I recently worked with a business team that was facing a competitive threat. The team wanted to increase spending by $10 million to address the competitor, but senior management opposed the idea. So I had the team calculate the potential downside. How much might profits fall if the competitor was successful? Using reasonable assumptions, we calculated that there was a $5 billion profit risk. The downside was enormous. The team explained this analysis to senior management and quickly received the additional funding.
Dismissing competitive threats is tempting, especially for successful organizations. This can become a major problem.
The Kellogg Super Bowl Advertising Review, which you created in 2005, has generated more than five billion media impressions since its inception. What led to the program’s success?
Each year, my colleague Derek Rucker and I pull together a student panel to evaluate all the Super Bowl ads. The panel uses a framework to consider which of the ads would be most effective at building the business and building the brand. We then release these results shortly after the game.
The event has generated quite a bit of media coverage. One reason is that journalists need to write articles about Super Bowl advertising, and need credible, unbiased sources. We are a good option for them because we are readily available, experienced and independent.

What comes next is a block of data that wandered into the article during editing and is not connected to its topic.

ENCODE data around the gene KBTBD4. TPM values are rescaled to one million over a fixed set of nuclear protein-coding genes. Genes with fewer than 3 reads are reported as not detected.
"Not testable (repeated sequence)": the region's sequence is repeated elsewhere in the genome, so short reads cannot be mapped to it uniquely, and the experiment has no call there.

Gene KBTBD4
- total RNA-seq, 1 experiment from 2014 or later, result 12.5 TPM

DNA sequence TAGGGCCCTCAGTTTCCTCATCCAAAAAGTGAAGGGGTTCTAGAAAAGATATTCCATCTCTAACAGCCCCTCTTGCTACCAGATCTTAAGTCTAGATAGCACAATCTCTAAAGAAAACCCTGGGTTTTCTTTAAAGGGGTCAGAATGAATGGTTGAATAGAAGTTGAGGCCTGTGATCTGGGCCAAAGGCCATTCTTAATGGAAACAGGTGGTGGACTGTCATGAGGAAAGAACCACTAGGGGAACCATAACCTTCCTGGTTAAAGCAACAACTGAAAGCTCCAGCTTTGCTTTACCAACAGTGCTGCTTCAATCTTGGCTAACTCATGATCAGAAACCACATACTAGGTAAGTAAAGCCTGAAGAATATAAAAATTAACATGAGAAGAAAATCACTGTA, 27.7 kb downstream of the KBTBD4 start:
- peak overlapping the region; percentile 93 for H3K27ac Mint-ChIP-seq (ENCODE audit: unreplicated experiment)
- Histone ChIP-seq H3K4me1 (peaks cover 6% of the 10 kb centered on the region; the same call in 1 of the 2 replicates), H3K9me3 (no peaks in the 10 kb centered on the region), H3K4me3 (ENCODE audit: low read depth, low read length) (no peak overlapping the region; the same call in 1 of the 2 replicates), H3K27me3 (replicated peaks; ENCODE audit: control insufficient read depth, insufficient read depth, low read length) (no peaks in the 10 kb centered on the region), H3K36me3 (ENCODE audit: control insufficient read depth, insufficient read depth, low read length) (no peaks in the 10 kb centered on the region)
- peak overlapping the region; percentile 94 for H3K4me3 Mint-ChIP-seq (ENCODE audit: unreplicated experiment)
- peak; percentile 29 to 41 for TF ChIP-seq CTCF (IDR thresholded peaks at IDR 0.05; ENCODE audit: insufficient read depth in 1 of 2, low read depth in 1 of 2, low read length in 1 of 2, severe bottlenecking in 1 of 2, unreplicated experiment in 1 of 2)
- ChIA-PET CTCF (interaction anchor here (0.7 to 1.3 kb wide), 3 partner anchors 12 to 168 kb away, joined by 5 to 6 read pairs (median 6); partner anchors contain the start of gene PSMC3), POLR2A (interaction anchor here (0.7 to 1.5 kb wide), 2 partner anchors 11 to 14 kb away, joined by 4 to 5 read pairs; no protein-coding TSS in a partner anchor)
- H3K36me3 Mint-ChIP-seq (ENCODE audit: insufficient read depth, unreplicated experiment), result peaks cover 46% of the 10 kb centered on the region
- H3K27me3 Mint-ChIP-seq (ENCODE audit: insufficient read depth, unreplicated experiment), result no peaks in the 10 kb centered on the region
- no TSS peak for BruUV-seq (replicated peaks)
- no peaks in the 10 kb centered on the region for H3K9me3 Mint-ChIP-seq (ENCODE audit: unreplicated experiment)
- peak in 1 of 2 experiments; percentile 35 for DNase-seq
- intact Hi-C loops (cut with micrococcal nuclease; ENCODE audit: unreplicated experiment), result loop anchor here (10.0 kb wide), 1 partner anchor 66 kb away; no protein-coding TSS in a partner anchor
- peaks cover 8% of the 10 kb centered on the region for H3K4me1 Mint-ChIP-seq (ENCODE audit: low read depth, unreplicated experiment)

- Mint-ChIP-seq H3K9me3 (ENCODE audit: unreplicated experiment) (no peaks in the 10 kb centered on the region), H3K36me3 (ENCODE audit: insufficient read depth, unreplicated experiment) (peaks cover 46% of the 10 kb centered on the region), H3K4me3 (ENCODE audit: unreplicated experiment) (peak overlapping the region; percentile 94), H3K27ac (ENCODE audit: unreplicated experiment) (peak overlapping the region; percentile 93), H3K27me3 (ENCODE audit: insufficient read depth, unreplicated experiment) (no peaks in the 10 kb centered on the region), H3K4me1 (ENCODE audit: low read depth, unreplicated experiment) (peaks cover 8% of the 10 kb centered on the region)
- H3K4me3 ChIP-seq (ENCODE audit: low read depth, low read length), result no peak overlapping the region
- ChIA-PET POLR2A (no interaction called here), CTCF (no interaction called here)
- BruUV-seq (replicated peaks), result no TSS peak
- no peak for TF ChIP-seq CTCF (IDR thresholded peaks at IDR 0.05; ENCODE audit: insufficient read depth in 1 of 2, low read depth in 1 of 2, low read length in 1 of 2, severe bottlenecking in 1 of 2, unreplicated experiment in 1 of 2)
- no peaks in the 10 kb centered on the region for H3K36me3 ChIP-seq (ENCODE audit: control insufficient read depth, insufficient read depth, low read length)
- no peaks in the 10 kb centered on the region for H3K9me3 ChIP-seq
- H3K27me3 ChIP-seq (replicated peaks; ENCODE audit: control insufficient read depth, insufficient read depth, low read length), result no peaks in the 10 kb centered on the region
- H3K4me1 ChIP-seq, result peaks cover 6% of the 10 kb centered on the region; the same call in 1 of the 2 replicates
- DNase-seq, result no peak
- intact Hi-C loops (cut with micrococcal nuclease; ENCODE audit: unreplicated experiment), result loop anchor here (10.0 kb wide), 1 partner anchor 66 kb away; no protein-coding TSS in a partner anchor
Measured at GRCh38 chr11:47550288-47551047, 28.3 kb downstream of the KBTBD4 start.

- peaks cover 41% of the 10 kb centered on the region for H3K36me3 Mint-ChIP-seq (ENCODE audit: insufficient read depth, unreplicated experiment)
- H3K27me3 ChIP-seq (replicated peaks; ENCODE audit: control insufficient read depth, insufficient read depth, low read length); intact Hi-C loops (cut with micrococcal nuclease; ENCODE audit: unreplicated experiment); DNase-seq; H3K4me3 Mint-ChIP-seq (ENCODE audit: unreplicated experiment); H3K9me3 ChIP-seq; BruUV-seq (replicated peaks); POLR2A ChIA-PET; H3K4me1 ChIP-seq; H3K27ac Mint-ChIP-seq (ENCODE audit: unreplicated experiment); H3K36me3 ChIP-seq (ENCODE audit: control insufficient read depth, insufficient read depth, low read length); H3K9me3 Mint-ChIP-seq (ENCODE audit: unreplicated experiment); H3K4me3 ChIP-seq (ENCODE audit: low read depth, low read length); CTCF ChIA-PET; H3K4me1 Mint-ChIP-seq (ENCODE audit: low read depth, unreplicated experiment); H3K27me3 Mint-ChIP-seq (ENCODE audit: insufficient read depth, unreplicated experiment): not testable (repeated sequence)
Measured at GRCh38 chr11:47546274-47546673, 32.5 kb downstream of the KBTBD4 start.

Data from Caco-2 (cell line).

It looks like you began your StrongBrands blog back in 2009. What are the biggest, or perhaps most unexpected, benefits of blogging?
I started my blog for my students. I teach the Marketing Strategy course at Kellogg, and I found I often ran out of time in class when talking about current events. The blog was a way to continue the discussion after class.
Since then the blog’s audience has grown. I like the fact that it pushes me to write on a regular schedule and look for interesting issues in the marketing world.
Do you have any advice for those business or marketing students – or early-career entrepreneurs – who are thinking about starting a blog?
Three pieces of advice. First, be clear on your objective. Maintaining a blog takes time. If it doesn’t provide a benefit for you, it will fade away.
Second, stick with it. Blogs grow over time. At the start, a blog will probably have limited reach and impact. It is over time that its impact and audience will grow.
Third, work with an editor. Last year I started having someone review all of my posts. This improved the quality and significantly reduced the number of typos. A blog with many mistakes won’t enhance your brand.